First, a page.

By Jim R. Schwiesow

May 8, 2007


I truly value the mail that I receive from the old timers of law enforcement; they are a unique group of individuals. I used to love the profession and the people in it. When I entered into the profession 48 years ago it was a long suffering and put upon fraternity. The pay was rotten, the benefits nil, and appreciation seemed to be non-existent. Yet the people who filled the ranks were more dedicated and professional at that time than any other group of people in this nation.


Unfortunately I was a witness to a steady and progressive decline in the profession during the years that I was active in the law enforcement community. Ironically as the pay, benefits and other perks increased the professionalism seemed to decrease proportionally. And it seemed that every individual overblown local politician wanted a piece of the control over the internal affairs of the law enforcement agencies within their districts. And, as if that wasn't bad enough, civilian review boards and civil service boards came into being, and somewhat later there were unions to contend with. Then the government with its LEAA grants came upon the scene and law enforcement administrators gave away what little remained of their control of their agencies to the feds in exchange for the funds that tight fisted local politicos had, through the years, consistently and steadfastly refused to adequately provide.


Next, police professionals with law enforcement savvy who had progressed through the ranks were being passed over for administrative jobs, and agency or department heads were being selected by search committees, city councils and city administrators from college graduates with business or administration degrees. These over-educated and experience deficient administrators had no feel for the profession and not an ounce of the common sense and wisdom that police regulars acquire through long-time service.


They were simply bean counters that ingratiated themselves with the local politicians by kissing their behinds. These new honchos hired grant writers and other civilians to go after more federal money, and thereby assured that their agencies would be forever bound to a dictatorial federal control. What they could and could not do in regard to hiring and firing, setting internal policies, and a host of other heretofore-autonomous prerogatives was now regulated by the fine print in the federal contracts that had been accepted in order to receive federal funding. The contracts were long term and binding, there was no backing out unless local governments were willing to pay back huge sums of money, and they were not so disposed or inclined.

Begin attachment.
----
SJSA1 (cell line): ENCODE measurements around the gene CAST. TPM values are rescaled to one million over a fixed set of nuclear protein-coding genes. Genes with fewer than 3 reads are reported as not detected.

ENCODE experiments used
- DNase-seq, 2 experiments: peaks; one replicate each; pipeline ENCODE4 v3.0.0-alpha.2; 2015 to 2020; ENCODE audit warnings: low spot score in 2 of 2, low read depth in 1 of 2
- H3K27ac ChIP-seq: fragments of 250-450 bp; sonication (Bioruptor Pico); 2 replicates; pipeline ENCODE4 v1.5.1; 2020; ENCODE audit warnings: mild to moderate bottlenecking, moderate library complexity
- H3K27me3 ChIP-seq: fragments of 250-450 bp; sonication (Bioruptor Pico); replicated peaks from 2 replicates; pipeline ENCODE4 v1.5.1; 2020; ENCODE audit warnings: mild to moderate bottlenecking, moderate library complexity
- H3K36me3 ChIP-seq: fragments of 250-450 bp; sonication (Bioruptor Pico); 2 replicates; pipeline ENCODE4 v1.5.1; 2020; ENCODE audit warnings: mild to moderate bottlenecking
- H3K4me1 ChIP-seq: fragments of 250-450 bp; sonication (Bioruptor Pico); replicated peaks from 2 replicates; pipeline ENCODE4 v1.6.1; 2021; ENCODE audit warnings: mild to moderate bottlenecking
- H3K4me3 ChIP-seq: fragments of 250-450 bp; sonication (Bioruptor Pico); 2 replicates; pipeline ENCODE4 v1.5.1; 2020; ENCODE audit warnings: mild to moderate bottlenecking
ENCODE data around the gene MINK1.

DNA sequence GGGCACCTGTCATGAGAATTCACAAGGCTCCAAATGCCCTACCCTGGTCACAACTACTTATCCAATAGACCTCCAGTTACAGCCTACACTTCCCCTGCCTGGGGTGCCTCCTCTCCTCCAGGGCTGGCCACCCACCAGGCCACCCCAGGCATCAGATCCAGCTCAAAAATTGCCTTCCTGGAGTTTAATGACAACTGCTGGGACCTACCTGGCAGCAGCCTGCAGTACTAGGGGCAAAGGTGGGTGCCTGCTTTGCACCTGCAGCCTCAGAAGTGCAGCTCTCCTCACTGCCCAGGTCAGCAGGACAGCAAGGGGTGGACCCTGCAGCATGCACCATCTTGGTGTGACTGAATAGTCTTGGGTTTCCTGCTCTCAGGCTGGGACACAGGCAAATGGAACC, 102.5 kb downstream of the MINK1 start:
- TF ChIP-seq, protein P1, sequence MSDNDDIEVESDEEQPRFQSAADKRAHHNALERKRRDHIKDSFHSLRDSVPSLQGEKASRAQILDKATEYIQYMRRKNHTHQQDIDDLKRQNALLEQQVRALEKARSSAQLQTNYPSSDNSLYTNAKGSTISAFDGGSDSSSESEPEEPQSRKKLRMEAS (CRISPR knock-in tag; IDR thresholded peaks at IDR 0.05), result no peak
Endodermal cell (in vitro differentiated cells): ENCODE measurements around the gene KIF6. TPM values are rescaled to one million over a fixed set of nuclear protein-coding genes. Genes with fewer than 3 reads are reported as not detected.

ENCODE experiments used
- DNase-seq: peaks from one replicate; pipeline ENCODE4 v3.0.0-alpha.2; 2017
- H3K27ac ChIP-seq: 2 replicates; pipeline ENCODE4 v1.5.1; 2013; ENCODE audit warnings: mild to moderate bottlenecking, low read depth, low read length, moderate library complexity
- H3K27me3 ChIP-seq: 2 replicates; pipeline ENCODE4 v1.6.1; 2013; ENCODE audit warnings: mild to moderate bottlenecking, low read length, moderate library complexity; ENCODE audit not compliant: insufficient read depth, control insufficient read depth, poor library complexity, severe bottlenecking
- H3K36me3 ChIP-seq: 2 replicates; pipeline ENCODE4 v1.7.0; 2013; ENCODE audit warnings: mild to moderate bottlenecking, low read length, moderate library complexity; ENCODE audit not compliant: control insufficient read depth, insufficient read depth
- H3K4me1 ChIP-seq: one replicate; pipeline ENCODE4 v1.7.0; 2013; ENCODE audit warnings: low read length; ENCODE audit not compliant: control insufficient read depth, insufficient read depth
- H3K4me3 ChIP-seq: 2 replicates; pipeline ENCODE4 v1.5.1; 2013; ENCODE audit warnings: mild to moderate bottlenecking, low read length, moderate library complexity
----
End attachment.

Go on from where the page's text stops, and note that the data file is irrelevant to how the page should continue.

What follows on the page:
Whereas a job well done by competent professionals used to be the best public relations tool that the law enforcement fraternity possessed, the new yuppie commanders now felt the need to implement public relations programs to sell their agencies to the public.


Soon we had Officer Friendlys, McGruffs and Crime Pups everywhere. Community relation’s officers met with various civic and social groups to establish a warm and fuzzy feeling between law enforcement and the community. There were also programs to stroke the media. News conferences were regularly scheduled to share sensitive information on departmental activities. Soon it was necessary to satiate a newfound public desire for a blow-by-blow account of agency investigations and other activities.


Ingratiating the agency with the media seemed to be more important than acquiring public backing by dedicated professional work. It used to be that actions spoke louder than words, but that seems to be no longer the case. And of course this was also another way to tap into federal money, and get back some of the taxes that had been forcibly extracted from local taxpayers. The feds were more than willing to pony up more of the taxpayers’ own money to support these public relations programs and to firm up their takeover of the heretofore exclusive rights of local law enforcement agencies.


The local politicians, who had control over law enforcement agency budgets, were becoming aware of these so called new found revenues and began salivating like Pavlov’s dogs at the thought of tapping into the federal largesse of taxpayer monies. Soon law enforcement agencies, large and small, were crowding around the federal trough like hogs on a feeding frenzy. Local politicians made the acquisition of law enforcement grant monies a quest. Sheriff's and chiefs were pressured to bring in more and more federal dollars. If they were reluctant the politicians put the pressure on them by campaigning against them in local elections by suggesting that they were responsible for heavy local taxation by not bellying up to the federal trough. The people who are always, it seems, gullible when it come to taxes, ate it up. I doubt that they ever gave a thought to the fact that the money came from their own pockets whether it was funneled through the feds or through the local government. The prevalent thought was hallelujah; we’re getting free money!